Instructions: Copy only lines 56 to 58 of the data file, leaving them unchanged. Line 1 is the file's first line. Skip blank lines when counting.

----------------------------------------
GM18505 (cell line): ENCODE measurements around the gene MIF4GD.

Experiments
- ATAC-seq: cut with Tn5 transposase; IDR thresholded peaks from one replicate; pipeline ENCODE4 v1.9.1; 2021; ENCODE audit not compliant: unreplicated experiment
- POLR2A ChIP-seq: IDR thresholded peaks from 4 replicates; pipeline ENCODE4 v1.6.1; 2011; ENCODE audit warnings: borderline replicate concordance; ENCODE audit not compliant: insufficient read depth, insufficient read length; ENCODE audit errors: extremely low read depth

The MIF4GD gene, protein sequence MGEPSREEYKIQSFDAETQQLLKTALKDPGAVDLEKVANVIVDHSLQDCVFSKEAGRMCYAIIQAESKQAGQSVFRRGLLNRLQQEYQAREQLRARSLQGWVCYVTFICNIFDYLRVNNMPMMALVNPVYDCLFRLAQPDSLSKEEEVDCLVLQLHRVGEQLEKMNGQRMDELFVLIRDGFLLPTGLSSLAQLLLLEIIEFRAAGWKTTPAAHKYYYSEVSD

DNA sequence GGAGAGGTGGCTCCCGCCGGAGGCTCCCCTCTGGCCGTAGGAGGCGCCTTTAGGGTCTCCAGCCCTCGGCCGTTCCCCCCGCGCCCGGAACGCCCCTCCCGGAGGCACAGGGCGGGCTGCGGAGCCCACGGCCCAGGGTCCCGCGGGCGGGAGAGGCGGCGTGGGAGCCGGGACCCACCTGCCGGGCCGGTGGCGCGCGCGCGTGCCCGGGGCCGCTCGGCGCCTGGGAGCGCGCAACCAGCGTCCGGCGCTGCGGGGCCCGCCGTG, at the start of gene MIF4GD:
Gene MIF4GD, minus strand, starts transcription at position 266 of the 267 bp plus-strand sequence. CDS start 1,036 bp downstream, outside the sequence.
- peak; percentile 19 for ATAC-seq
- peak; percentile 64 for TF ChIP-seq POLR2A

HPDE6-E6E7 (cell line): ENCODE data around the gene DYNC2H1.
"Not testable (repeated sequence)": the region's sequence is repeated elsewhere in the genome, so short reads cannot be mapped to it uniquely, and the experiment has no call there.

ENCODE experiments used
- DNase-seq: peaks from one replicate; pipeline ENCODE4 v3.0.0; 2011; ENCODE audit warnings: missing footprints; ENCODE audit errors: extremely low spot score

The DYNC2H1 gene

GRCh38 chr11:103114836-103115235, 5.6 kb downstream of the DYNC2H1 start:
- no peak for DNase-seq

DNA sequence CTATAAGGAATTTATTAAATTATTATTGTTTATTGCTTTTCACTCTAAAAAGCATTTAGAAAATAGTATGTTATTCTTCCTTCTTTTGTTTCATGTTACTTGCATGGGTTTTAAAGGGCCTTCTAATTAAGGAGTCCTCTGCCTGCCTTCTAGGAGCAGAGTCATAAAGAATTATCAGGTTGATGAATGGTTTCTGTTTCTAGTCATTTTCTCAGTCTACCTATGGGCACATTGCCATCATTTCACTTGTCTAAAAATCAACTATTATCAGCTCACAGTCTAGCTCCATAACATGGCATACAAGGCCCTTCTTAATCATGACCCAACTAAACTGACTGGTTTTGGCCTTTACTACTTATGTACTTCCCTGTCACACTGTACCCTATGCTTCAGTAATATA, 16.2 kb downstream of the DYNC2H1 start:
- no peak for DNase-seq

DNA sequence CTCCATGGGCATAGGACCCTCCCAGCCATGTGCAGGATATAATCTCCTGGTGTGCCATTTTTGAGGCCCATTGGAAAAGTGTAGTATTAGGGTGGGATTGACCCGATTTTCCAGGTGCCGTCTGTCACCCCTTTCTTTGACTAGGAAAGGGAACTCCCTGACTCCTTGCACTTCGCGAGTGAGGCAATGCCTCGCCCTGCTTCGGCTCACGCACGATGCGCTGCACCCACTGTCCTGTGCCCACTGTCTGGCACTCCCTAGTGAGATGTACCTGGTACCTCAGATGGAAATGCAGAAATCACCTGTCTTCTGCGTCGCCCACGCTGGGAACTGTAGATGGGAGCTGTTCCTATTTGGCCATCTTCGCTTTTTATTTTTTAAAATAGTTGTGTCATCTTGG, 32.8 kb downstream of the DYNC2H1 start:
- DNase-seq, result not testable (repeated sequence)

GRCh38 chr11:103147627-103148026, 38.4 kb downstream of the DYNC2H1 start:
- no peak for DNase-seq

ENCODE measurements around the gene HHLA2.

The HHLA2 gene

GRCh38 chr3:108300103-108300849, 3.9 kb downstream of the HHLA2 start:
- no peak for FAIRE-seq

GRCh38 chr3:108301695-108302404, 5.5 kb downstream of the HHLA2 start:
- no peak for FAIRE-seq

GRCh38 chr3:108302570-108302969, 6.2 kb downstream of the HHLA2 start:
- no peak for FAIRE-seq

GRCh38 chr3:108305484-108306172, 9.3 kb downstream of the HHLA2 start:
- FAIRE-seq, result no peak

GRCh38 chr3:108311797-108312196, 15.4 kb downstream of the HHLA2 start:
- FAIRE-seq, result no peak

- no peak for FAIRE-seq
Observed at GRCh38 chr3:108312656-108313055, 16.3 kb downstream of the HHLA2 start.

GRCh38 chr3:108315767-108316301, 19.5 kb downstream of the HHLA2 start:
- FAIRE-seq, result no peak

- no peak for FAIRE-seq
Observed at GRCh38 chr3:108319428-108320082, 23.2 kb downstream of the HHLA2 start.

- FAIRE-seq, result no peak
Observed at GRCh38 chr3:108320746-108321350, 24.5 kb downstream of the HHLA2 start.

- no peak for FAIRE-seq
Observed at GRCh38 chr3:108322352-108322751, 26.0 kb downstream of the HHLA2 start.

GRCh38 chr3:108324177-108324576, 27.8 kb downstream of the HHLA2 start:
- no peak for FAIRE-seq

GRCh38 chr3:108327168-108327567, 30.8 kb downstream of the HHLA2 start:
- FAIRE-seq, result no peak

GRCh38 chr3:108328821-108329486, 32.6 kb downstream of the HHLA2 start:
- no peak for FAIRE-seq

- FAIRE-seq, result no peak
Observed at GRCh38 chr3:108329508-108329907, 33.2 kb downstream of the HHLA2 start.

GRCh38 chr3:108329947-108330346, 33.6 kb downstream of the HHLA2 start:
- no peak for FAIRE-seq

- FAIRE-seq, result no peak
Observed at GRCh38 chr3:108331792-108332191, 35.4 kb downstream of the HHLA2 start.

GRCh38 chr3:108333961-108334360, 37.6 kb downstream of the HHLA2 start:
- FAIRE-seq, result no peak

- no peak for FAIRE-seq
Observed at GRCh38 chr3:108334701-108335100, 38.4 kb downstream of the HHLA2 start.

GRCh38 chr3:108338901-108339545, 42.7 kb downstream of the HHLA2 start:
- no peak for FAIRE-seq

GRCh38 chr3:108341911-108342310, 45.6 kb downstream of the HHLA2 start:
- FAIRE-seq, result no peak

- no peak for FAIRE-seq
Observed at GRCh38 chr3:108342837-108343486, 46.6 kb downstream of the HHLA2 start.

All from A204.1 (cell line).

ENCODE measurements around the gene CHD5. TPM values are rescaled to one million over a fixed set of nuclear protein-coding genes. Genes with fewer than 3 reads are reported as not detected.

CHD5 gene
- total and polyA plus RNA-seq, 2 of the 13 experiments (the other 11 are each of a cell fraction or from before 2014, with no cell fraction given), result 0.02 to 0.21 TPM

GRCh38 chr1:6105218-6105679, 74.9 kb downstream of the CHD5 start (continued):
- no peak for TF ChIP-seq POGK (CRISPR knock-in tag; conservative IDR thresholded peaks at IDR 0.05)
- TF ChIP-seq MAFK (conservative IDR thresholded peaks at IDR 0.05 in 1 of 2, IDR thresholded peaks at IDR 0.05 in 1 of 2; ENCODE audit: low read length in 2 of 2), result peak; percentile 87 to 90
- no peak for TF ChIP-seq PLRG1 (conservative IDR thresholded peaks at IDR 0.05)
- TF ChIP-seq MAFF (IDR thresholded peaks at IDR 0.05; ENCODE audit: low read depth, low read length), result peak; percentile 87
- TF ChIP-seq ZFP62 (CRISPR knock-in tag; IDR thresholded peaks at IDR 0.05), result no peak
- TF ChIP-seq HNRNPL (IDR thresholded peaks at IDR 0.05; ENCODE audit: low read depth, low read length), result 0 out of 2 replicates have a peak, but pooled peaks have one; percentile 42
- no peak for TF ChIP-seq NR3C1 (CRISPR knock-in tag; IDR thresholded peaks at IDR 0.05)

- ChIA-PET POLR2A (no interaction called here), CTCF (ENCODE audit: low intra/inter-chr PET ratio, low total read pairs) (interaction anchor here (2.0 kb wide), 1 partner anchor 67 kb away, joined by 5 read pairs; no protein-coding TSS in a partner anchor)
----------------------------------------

Observed at GRCh38 chr3:108331792-108332191, 35.4 kb downstream of the HHLA2 start.

GRCh38 chr3:108333961-108334360, 37.6 kb downstream of the HHLA2 start:
- FAIRE-seq, result no peak